I encourage you to get creative with your own recipes.  Maybe you like more cloves or perhaps you’ll try a green tea chai?  If you’re feeling a bit under the weather, definitely add some fresh ginger.  Whatever you choose, I assure you that this cup of chai will get you to slow down and smell the roses.

Enjoy, friends!

You’ll need:

6 C water

10-12 cardamom pods

1 cinnamon stick

4-5 black peppercorns

1 star anise

3 whole cloves

2 T Dark Obsession Chocolate Rose

To make:

1. Bring water and all spices to a boil, reduce heat, cover and simmer for 15 minutes.

2. Covered, let spices steep for 10 minutes.  Then, return to a boil and promptly remove from heat.

3. Add tea and let steep for 5-7 minutes

4. Strain and discard tea and spices.  Let tea cool to room temperature and then refrigerate.  Unless you’re having a cup immediately, then prepare as per instructions below, or to taste!

To serve:

1. While tea is settling, bring 3/4 C of milk (dairy or non-dairy) to a simmer and add to tea.

2. Add 2 T maple syrup or sweetener of choice.  (Optional-you could also add 1t vanilla extract.)

3. Serve in individual cups and ENJOY!

¹http://www.chai-tea.org/benefits.html

²Rebecca Wood, The New Whole Foods Encyclopedia

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Guinness Stew

Serves 4

guinness stew

Slow cooking does wonders for 2 things:  1. tougher cuts of meat* and 2. slowing YOU down.  December is certainly a merry and jolly month, but hidden in the merriment there can be found the stress of keeping it all together.  You know, the grab-bags, the after-work parties, the planning, the traveling, and, and, and.  We all forget to slow down and breathe until January rolls around and our resolutions are staring us in the face.  I’m convinced there are better ways to end the year…and to start another one.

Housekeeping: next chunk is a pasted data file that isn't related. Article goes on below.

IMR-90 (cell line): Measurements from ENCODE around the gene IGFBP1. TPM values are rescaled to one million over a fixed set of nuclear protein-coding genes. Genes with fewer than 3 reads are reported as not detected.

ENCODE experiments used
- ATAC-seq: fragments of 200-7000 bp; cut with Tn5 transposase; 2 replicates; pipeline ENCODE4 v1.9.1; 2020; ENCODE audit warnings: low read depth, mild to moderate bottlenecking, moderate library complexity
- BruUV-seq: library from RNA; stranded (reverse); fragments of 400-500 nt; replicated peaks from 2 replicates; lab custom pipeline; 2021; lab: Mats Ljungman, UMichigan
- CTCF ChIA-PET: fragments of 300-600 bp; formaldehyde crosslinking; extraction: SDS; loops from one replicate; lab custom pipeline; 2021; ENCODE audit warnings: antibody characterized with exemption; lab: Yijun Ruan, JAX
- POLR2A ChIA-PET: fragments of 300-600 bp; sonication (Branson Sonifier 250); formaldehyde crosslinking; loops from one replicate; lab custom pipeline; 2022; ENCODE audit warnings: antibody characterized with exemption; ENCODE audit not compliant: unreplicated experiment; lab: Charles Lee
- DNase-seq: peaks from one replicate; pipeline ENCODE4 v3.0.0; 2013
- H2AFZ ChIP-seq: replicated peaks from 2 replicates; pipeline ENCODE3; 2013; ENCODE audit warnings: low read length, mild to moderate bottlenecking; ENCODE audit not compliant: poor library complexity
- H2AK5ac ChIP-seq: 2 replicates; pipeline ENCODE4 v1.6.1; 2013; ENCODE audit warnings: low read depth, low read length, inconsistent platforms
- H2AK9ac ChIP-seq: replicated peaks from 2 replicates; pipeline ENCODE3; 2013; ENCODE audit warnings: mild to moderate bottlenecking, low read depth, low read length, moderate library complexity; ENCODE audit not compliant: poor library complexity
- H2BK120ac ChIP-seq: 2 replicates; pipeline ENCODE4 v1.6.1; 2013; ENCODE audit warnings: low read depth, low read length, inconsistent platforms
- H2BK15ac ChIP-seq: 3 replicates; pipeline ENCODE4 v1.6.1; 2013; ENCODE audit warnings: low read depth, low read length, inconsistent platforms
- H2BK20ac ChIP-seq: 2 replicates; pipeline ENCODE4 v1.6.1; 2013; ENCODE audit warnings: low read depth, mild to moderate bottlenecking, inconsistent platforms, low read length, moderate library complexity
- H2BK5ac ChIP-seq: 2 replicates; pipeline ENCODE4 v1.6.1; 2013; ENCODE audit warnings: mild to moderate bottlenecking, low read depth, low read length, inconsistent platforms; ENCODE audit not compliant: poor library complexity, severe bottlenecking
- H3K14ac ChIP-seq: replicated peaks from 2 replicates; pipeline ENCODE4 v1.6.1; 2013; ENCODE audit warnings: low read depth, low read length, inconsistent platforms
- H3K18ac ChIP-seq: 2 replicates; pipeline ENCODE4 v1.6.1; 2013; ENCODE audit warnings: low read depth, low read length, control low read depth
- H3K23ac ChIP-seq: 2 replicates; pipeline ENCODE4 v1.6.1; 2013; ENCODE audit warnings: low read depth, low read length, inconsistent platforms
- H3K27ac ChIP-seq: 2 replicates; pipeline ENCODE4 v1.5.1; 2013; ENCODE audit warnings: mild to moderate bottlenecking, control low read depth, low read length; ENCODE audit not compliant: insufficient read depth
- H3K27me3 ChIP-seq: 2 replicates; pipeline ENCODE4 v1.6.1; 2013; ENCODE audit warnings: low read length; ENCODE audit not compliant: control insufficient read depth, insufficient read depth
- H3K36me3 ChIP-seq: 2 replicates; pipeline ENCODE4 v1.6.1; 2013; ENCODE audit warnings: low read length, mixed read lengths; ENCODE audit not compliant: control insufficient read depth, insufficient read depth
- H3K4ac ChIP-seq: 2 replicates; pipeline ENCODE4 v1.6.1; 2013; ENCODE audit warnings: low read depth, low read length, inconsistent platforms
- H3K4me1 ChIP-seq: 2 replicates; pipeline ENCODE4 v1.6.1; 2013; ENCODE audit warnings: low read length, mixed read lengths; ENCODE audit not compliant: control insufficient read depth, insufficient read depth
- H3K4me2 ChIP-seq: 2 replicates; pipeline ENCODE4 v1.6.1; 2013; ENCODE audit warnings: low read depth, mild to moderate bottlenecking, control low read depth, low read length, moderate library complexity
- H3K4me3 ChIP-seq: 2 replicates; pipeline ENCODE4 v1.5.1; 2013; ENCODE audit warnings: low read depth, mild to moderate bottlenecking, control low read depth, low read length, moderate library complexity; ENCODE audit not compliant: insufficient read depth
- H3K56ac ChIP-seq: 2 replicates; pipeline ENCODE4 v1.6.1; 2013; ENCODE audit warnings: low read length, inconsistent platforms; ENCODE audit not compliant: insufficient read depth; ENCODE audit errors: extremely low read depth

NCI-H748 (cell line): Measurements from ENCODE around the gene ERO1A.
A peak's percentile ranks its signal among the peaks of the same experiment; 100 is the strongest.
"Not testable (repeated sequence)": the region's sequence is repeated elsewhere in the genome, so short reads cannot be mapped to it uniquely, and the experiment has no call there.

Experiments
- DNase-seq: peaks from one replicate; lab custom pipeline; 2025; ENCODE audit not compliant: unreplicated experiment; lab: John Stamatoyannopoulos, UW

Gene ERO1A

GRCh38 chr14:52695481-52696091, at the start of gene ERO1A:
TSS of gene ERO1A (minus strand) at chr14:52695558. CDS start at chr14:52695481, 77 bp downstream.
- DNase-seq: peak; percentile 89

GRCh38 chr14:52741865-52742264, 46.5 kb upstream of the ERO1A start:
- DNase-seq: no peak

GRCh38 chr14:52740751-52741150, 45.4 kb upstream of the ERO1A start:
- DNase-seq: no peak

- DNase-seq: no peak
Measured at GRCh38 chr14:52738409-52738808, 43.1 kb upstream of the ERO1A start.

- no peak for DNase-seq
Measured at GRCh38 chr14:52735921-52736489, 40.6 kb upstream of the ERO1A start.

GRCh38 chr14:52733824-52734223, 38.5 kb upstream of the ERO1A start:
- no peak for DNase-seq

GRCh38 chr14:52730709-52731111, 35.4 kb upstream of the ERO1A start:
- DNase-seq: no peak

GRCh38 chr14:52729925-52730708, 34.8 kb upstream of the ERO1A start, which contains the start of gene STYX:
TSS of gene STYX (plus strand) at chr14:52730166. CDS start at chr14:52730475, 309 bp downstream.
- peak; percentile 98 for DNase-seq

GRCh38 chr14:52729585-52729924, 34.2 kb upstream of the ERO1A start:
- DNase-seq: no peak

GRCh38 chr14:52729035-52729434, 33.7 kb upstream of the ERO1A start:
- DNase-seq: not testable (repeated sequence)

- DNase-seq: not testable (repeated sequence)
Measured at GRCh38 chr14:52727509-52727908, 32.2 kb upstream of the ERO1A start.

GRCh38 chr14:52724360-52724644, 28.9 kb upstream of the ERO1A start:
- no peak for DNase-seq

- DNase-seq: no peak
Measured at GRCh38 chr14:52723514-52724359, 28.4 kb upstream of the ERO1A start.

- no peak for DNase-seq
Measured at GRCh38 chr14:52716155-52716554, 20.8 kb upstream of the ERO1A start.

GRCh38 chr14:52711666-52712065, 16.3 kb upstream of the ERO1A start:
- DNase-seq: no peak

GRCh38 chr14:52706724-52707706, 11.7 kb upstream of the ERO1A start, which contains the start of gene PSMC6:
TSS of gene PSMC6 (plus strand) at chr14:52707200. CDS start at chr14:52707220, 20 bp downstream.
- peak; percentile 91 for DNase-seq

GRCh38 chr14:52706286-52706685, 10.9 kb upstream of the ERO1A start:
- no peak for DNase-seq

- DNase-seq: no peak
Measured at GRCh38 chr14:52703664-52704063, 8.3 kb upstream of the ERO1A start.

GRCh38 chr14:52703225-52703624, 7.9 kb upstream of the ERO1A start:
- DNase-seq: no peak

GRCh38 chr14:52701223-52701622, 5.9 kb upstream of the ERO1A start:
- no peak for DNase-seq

Tough cuts of meat are also easily forgotten, if not completely ignored.  It takes too much time to turn them into the tender, tasty bites that is their inherent potential.  We’ve also gotten spoiled with more tender cuts.  Filet mignon, anyone?  Rib-eyes, NY Strip Steak…nope, I won’t say no to those, but to ignore eye-rounds, chuck roasts, short ribs, to name a few, would be a BIG mistake.  Good things take time and even in this day and age when everything goes so much faster than even yesterday, it still holds true.  Once in a while you’ve got to stop to smell the roses, or in our case, to stew a classic Guinness stew.

Braising is a combination of cooking techniques.  First, the meat (veggies can also be braised:) is seared on all sides.  It’s then cooked in liquid, about 1/2 way up the meat, usually covered, either stovetop or finished in the oven.  It’s an old school way of cooking and anytime my husband cooks a stew (or other braise) he always talks of a connection he feels to a long line of cooks before him, parents, grandparents, great-grandparents, all partaking in this careful but loving way to prepare a meal for your family.  It’s wonderful to feel connected and it’s wonderful to get that feeling from cooking, from preparing a meal and then sharing and eating it together.  It’s nourishing on every level.